8 Golden Rules for User Interaction Design
8 Golden Rules for User Interaction Design
According to Intechnic, the world leading User Experience and web design agency, 79% of users would instantly leave a website if they don’t like its UX and UI design. Hence, regardless of designing a website or an app’s user interaction, there are fixed golden rules by which your design approach would fundamentally be changed.
Here at Websima DMCC, we would like to make you familiar with 8 user interaction design golden rules which have been put together by Ben Shneiderman, Computer Science Professor at University of Maryland, who has been working on Human-Computer Interaction. These rules are highly correlated with any website UI/UX enhancement.
You are allowed to use whatever layout, color code, button and font size, capital or small letter, and call-to-action menu hierarchy all around the website you are designing. However, you must be consistent with all elements you are creating for the website. The design consistency would help users not to get lost while navigating through your website and have a better understanding of your product landscape. This would make users fulfill their needs more easily.
Do not underestimate the power of Shortcuts
Can you just think about a world without Ctrl C, Ctrl V? That would be out of people’s tolerance these days. The shortcut keys play a crucial role to improve the user experience. Likewise, the more shortcut keys are created for a website for different actions, the more users will be interested to dig deeper into the website’s features and facilities.
Offer Informative Feedbacks
Help users with informative and understandable comments in short sentences so that they know where they are and how they can proceed to achieve what they are after. As an example, creating a password is conditional across all websites for security purposes. Given the fact that every website may have its own regulations, providing informative short sentences for users to inform them about the password rules is crucial, so that they won’t get confused.
Design message boxes to yield closure
Never put your visitors in doubt! You must design the website in a way that once every task is completed by the users, they get informed. As an example, when the user registration process is completed successfully, this needs to be disclosed through a short but meaningful message. Otherwise, the visitors will be confused.
Easy Error Handling
One of the most important rules for a professional web design is to avoid any error to be shown to the website users. However, despite all efforts, errors may happen anytime. In this case, a clear interactive message that is easily understandable should be shown to the user. In addition, a few recommendations should be made to the user in order to help him/her with handling or resolving the issue. The worst thing to do here is showing the codes and numbers which are absolutely meaningless to the majority of users.
Provide Easy Reversal Action
Making mistakes while working with a software or going through an online procedure is fairly common for all users. A professional design from UI/UX point of view, provides an easy cancellation or reversal process for users, so the users will rest assured that in case of making a mistake, they can resolve it easily. Hence, the users will be more eager to go through any action your website asks them to.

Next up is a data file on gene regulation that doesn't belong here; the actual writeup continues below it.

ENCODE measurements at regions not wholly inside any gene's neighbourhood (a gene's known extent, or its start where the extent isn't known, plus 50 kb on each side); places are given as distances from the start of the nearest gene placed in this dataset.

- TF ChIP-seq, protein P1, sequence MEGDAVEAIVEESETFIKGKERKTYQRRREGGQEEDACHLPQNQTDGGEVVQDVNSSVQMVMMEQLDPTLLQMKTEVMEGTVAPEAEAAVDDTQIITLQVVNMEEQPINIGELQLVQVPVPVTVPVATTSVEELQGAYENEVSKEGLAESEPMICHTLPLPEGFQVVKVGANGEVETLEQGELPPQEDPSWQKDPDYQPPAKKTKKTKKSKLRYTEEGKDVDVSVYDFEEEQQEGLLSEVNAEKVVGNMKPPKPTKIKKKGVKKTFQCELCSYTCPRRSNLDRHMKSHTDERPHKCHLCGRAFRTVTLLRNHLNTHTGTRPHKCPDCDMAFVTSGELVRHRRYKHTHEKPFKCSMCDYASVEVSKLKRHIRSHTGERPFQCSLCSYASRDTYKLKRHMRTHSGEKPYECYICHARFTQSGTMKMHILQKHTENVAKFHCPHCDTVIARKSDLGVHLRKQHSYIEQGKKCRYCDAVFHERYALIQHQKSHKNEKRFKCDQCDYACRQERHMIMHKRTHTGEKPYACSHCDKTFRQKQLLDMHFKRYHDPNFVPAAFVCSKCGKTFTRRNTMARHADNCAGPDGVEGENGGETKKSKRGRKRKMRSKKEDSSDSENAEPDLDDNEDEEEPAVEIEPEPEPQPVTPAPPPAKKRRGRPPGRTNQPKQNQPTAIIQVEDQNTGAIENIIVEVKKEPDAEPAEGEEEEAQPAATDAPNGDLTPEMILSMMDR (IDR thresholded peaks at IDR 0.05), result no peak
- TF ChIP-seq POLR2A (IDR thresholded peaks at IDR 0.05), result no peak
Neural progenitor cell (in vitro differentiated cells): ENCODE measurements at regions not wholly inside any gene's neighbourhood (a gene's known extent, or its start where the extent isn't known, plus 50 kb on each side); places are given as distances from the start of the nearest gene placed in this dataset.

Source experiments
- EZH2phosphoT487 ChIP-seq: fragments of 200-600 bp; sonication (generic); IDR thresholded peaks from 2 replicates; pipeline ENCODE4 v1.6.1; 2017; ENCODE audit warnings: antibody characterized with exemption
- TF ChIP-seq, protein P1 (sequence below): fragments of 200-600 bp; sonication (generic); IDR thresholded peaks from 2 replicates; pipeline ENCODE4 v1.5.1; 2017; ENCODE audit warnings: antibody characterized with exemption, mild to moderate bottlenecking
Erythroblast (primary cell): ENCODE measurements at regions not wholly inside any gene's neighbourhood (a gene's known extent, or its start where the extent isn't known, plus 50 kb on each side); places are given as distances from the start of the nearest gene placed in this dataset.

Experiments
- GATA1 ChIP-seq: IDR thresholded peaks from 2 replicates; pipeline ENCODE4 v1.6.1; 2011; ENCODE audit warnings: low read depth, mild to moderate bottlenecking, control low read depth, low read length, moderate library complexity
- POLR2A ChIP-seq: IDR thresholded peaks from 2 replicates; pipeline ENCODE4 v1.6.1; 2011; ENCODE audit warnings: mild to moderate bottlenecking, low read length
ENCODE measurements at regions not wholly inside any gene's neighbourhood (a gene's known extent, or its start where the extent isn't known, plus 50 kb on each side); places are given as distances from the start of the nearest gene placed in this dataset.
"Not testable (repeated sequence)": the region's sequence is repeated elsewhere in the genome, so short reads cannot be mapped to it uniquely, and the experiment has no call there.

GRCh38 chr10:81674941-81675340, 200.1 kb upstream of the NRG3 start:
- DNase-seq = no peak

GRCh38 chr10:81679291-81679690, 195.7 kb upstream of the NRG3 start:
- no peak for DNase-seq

Keep users in control
Internet users usually tend to have the feeling that everything they are doing on a website is under their own control. The website interface should create such a feeling. Once the user enters the website, the website should be responding well to every action the user takes. Experienced internet users do not want lots of changes and surprises when doing familiar things. Users hate to feel difficulty to obtain necessary data, data entry sequences and inability to achieve the results they are looking for. One of the best examples here is the message users receive when exiting MS office tools. Once they click on the exit button, they receive a message saying “are you sure you want to exit without saving changes?”, so the user will rest assured that in case of closing the program by mistake, their work won’t be gone and missed!
Do not overload the short term memory
Regardless of the user’s IQ level, the capacity of people with normal or higher than normal IQ level is limited to three or four chunks of information. Therefore, UI designers should avoid the interfaces in which users need to remember information on one page to use them on another page. To give you an in-depth understanding on this subject, a few examples will be outlined below.
Have you ever faced a situation in which every time you enter your desired website, your information is required to be entered into the website? Asking for user information every time people enter into a website will prevent the users from continuing with that website. In this case, they close that website and never come back again! Therefore, UI/UX designers must avoid the tendency of forcing users to enter their personal information every time they visit the website. The short term memory rule is not limited to user accounts and can be generalized to the whole UI/UX design.
The most interesting benefit that was made out of this human mind deficit, is the location of most used icons on Apple iPhone. The arrangement of Call, Message, Gallery and Safari icons have been selected based on the fact that a human’s mind is able to memorize three or four chunks of information at the same time. This arrangement was initiated by Apple and is now applied by all IOS and Android phones by default.